Within the past decade, the safety and reliability standards for automotive electronics have changed significantly as new technologies have evolved. Technologies that used to be sold as options, including stability control and antilock brakes, are now offered as standard features in most vehicles. Today’s innovative automotive electronics enable lane-departure warning, vehicle communications, and night vision.
This shift in design and manufacturing mandates that designers understand the demands of the automotive certification standard that extends beyond the protection requirements for consumer electronics. However, designing for the automotive standard involves several technology challenges.
As automotive integrated circuits continue getting smaller and faster, they become more susceptible to damage from electrostatic discharge (ESD). In addition, the automotive environment is marked by harsh electrical transients, which are simulated during automotive certification testing.
This article makes practical application of automotive standards, circuits, and solutions to help circuit designers create robust, reliable designs. First, it highlights the testing requirements of two test standards and discusses the most common types of automotive circuits requiring protection. Then, it identifies advanced circuit protection technologies for several automotive applications that should be implemented early in the design phase to ensure safety and reliability.
Measuring up to automotive test standards
Circuit designers must consider the requirements of the ISO 10605 and AEC-Q101 test standards for their advanced vehicle electronics to be qualified for the automotive market.
ISO 10605: This international standard specifies ESD test methods for evaluating electronic modules developed for use in road vehicles. The modules must be able to manage electrical disturbances caused by assembly, maintenance/repair, and operation. For ISO 10605 compliance, every circuit and module must be pretested before being added to the vehicle. Once the assembled car is ready, it must also be tested to ensure safety and reliability.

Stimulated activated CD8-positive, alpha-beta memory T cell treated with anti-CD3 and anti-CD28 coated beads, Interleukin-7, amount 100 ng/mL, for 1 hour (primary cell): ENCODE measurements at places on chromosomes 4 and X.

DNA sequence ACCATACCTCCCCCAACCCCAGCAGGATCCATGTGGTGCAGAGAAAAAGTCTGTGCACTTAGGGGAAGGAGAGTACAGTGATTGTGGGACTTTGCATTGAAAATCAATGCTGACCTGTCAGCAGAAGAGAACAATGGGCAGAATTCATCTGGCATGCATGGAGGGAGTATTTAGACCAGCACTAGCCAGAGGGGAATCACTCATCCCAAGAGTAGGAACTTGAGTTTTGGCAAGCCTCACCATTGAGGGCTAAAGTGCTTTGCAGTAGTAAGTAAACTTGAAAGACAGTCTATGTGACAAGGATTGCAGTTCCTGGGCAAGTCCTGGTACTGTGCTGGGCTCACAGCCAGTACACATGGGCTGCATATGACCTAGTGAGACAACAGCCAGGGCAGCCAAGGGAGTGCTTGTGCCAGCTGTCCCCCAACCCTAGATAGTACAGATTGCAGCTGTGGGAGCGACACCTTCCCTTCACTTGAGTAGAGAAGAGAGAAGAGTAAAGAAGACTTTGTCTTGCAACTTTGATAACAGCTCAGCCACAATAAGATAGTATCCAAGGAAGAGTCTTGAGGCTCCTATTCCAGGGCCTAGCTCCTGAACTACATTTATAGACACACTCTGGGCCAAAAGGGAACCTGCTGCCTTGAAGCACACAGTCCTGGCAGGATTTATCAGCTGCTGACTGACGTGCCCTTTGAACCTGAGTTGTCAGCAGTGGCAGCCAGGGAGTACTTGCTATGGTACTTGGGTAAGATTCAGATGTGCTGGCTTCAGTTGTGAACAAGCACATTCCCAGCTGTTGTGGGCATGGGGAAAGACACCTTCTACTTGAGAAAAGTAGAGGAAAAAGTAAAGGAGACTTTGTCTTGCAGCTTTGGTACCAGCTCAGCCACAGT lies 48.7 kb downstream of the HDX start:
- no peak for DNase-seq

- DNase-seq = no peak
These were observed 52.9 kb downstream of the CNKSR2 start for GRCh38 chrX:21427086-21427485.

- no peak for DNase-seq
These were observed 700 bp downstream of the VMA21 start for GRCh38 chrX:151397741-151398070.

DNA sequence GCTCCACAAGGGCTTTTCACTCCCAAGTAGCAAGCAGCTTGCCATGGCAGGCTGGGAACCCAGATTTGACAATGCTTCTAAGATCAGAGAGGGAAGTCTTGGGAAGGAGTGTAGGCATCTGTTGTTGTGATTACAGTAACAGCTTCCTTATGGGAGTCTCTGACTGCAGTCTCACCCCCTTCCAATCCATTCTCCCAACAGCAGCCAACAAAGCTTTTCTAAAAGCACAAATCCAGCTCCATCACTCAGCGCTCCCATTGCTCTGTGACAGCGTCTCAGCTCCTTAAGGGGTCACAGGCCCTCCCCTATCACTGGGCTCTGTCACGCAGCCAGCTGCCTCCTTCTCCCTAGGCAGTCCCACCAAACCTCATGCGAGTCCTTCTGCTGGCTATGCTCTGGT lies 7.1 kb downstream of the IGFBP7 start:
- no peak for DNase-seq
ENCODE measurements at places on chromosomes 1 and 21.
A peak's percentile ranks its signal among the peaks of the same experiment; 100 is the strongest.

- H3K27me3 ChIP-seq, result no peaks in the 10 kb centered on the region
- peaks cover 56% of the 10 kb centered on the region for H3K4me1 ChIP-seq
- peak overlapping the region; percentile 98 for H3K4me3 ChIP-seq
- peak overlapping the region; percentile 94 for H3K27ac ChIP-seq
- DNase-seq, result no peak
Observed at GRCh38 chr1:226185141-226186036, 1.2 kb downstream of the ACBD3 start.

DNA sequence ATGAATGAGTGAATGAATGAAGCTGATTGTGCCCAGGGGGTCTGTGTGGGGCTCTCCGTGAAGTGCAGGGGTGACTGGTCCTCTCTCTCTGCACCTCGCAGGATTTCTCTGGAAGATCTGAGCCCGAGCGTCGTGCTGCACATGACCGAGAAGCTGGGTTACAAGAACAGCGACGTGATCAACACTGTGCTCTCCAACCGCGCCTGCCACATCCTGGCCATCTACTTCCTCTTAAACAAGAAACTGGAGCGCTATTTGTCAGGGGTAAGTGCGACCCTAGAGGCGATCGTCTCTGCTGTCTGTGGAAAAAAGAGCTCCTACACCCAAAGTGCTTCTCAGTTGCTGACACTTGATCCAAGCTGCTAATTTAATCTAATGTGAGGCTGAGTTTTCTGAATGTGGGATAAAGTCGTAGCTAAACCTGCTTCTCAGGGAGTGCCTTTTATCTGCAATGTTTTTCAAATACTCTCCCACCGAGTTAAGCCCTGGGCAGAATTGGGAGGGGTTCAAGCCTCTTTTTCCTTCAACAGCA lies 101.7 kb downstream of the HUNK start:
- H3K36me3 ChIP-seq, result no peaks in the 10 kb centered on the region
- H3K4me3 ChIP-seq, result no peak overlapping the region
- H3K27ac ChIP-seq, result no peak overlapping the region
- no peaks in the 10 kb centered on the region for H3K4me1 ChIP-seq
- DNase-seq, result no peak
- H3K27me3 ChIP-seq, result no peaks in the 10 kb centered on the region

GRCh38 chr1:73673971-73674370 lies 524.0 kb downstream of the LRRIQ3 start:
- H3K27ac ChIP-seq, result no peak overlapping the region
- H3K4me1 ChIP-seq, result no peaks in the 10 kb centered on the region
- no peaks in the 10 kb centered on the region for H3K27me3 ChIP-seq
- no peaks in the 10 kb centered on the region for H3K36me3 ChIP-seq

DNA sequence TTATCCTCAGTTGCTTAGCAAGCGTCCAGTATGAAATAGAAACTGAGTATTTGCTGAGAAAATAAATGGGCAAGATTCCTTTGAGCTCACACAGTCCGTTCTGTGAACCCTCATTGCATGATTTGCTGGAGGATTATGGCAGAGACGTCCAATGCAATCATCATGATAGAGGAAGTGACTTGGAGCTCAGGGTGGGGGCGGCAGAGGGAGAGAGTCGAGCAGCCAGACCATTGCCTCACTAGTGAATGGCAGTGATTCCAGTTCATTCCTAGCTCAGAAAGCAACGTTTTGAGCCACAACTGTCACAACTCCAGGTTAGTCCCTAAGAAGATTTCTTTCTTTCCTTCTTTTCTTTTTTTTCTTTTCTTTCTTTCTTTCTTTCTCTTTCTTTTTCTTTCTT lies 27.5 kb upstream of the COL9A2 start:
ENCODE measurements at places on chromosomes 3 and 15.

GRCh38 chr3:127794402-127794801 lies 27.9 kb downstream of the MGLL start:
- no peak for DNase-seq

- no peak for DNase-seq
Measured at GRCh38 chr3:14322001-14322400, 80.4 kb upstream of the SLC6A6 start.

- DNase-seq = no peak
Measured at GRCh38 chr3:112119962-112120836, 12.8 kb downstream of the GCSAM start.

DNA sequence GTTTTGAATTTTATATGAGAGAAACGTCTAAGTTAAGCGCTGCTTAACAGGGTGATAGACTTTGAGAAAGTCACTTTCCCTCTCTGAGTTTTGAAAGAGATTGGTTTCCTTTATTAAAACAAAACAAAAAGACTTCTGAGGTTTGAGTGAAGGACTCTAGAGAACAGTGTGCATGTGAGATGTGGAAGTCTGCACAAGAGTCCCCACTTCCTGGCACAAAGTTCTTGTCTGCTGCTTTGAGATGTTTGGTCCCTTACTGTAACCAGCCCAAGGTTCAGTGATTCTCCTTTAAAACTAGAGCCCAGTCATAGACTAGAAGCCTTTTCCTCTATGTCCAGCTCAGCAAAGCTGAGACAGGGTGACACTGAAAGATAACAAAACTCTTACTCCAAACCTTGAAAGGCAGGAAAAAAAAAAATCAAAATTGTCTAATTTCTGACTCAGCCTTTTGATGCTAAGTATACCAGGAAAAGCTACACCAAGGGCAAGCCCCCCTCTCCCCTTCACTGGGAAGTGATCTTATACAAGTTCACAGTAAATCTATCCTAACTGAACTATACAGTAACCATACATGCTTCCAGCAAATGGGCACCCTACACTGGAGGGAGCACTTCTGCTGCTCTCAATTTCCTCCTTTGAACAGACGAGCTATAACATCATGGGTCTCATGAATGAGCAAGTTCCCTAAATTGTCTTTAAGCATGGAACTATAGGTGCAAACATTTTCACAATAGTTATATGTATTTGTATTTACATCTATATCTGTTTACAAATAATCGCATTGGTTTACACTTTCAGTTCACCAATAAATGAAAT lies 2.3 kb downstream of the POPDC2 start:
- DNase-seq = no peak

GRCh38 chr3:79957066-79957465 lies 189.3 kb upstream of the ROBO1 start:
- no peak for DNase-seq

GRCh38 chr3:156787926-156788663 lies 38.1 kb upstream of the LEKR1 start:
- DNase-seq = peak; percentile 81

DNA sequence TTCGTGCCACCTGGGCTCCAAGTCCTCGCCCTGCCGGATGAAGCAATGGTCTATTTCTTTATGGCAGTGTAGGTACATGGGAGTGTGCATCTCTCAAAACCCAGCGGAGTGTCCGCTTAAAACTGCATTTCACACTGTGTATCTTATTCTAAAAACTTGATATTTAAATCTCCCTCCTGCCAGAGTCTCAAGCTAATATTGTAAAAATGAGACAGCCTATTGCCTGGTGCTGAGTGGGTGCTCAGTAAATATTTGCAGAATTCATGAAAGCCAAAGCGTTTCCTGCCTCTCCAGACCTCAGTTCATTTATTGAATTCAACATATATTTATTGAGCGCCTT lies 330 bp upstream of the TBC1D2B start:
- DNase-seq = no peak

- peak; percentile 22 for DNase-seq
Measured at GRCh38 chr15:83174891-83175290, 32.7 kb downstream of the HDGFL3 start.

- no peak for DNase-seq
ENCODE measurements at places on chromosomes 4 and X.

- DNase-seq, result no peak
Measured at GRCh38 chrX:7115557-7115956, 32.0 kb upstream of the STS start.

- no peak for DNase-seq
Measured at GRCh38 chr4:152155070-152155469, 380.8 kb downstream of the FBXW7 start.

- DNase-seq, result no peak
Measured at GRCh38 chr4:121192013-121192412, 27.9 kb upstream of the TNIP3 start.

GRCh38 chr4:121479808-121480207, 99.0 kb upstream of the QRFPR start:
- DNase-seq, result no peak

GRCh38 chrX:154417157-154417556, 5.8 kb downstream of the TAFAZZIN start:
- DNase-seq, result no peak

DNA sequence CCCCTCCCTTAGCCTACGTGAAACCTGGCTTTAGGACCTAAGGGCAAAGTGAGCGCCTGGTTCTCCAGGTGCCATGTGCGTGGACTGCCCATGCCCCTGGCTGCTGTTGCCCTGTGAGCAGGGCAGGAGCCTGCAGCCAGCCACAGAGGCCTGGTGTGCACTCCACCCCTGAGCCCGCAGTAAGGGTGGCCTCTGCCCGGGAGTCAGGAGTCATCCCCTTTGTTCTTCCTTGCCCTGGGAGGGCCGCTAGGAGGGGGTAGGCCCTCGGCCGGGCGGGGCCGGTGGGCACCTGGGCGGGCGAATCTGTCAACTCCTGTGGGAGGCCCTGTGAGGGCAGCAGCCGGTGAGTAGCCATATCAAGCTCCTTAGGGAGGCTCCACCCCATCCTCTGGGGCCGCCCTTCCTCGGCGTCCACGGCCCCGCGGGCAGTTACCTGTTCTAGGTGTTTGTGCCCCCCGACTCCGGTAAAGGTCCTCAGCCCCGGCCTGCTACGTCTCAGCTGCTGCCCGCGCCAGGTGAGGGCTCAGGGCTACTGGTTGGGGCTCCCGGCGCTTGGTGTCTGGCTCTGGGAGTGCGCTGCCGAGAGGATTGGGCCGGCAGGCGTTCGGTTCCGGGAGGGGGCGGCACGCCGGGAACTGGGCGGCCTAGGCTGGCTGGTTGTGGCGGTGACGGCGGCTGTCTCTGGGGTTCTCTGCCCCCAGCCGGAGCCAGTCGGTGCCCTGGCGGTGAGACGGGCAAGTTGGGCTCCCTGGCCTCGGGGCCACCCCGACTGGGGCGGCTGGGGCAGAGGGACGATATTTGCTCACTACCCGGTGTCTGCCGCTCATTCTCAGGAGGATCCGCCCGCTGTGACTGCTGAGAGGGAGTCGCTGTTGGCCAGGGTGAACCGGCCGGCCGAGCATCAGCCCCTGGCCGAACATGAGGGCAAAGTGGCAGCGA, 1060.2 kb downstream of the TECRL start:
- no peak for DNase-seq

AEC-Q101: While ISO 10605 focuses on electrical hazards, AEC-Q101 is an environmental specification. It describes a series of qualification tests that ensure the long-term reliability of semiconductor-based components in the automobile. ESD protection devices such as transient voltage suppression (TVS) diodes and TVS diode arrays must increasingly conform to the AEC-Q101 standard for a vehicle manufacturer to add them to a vehicle. AEC-Q101-compliant components must be able to handle thermal shock and cycling, extreme temperatures, and high humidity.
Identifying automotive circuits requiring protection
All circuits and components are susceptible to damage from electrical transients—regardless of their location within the vehicle. The following list identifies the four most common circuits requiring protection:
1. Legacy two-wire communication buses:
a. Controller Area Network (CAN): This standard allows microcontrollers and devices to communicate within a vehicle without the use of a host computer. CAN systems handle a variety of functions—from power steering to the critical drive-train communications between the engine computer and the transmission.